I was walking down a tree-lined sidewalk the other day, enjoying a slight respite from the 900 degree summer heat. A flash of gray caught the corner of my eye. A squirrel was zooming down from the upper branches of a tree I was about to pass, as if on a mission. He flew down the tree trunk and then halted abruptly right at my eye level. Instead of hiding like they usually do – we’re talking a majorly scary human accompanied by an even more frightening canine (Ha! Who remembers my fierce dog?) – he positioned himself on the side of the trunk closest to me, leaned out over the sidewalk, and extended his little squirrelly paw toward me as if to shake hands.
Whoa. You’ve gotta be kidding. I stopped. “Well, hello there, ” I said. “Are you the new neighborhood welcoming committee? Or maybe you’re running for mayor?”
I did not shake his hand or ask him to kiss my baby.
But I did immediately observe a rather unusual countenance on his furry mug. Not squirrel-like at all. He looked sorta … goofy. Now I’m not one to make meaningful eye contact with rodents very often, but this one was almost in my face and he just didn’t look right. Something about the crazy gleam in his eyes and the way he kept twitching his tail and waving his little paw like he was trying to hail a taxi.
Then I happened to notice a cluster of purple berries on a branch just over his head. Ah-ha, mulberries. He was hanging out in a mulberry tree.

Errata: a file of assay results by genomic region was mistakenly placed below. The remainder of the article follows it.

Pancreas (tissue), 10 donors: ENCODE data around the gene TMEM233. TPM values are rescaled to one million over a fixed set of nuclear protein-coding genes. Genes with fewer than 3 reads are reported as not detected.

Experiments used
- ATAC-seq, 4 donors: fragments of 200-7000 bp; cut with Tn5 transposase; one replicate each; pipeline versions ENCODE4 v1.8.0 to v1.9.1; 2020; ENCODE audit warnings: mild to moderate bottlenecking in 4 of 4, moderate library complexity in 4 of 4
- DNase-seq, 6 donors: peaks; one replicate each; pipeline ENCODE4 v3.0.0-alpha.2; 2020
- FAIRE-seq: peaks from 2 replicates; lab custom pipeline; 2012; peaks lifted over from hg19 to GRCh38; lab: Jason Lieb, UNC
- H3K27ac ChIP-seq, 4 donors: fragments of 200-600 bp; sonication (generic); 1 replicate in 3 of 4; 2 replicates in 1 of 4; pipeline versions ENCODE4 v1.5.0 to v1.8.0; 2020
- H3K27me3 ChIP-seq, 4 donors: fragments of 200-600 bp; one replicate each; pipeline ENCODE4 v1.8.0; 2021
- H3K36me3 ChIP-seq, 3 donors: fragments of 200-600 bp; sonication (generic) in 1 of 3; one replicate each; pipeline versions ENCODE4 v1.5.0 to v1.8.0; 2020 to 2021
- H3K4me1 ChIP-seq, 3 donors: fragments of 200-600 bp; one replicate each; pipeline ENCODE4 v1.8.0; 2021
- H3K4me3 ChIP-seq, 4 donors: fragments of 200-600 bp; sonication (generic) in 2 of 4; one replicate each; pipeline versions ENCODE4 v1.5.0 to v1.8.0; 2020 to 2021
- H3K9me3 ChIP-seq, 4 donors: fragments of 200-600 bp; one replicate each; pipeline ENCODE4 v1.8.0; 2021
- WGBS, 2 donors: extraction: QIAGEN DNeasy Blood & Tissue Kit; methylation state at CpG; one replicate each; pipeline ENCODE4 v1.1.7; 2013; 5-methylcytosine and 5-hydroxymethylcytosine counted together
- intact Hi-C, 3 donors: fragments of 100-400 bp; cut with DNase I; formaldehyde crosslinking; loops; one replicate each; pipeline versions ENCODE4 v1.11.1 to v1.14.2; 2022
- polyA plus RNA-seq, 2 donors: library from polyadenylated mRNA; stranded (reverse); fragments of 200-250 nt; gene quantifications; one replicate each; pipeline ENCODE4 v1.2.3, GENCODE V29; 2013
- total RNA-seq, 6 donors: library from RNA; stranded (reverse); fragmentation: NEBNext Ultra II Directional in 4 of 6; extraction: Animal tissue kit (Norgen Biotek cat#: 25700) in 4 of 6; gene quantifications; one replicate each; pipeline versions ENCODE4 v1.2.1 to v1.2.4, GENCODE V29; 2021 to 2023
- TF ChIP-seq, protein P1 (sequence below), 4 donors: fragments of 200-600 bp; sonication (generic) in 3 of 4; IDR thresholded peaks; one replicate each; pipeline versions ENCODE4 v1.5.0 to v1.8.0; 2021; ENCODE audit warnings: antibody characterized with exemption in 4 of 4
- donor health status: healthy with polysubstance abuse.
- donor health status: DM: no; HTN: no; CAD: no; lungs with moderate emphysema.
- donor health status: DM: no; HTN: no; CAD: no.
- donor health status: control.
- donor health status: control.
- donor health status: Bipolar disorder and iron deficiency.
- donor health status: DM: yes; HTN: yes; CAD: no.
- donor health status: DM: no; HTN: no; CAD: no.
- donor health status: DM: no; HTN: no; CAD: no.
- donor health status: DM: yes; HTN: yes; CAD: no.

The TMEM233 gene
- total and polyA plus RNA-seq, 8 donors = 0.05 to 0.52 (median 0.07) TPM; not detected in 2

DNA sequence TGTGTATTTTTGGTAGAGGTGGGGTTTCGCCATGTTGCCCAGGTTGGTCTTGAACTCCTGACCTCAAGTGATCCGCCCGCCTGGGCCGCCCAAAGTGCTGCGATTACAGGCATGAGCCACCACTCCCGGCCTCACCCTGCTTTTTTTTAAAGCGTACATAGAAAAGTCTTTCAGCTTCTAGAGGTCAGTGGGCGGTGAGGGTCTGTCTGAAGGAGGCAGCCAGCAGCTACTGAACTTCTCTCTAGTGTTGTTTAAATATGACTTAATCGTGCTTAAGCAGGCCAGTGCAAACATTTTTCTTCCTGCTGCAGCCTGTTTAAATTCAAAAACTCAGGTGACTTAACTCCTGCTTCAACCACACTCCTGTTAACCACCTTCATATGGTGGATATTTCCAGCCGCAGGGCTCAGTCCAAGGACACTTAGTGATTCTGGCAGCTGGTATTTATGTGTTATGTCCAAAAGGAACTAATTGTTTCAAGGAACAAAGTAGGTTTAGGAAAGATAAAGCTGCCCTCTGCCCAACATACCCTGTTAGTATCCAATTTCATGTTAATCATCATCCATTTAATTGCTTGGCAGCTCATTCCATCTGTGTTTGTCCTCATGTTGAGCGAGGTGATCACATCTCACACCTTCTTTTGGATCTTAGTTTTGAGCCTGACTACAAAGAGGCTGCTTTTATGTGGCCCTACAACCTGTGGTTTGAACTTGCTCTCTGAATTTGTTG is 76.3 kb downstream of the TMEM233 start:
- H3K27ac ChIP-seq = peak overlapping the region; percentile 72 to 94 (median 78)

In case you didn’t know, mulberries are toxic when they’re not fully ripened. Besides an upset stomach and headache, they can cause hallucinations and distortions of reality. That’s in humans. By the looks of this little wild-eyed fella, I had to assume that some of those properties must translate to warm-blooded rodents as well. He was high as a kite.
“Listen, little buddy,” I advised, as he appeared to be getting ready to launch himself onto Yaz’s back and have a rip-roaring fine time on the ensuing miniature bucking bronco, “you need to go back to your nest and sleep it off. And in the future, stay away from this tree.”
A vision of Adam and Eve in the Garden of Eden flashed through my mind. We don’t know what kind of fruit was on the tree of the knowledge of good and evil, but I’m guessing it wasn’t mulberries. Or they might’ve made their loincloths out of poison ivy instead of fig leaves.
Okay that’s all I have to say about that (thanks, Forrest). Sorry, but there’s no spiritual takeaway to this story; it’s just a fun story. Unless you can think of one – how about it, BBFs? How would you say my little trippin’ squirrel friend ties in with a biblical truth?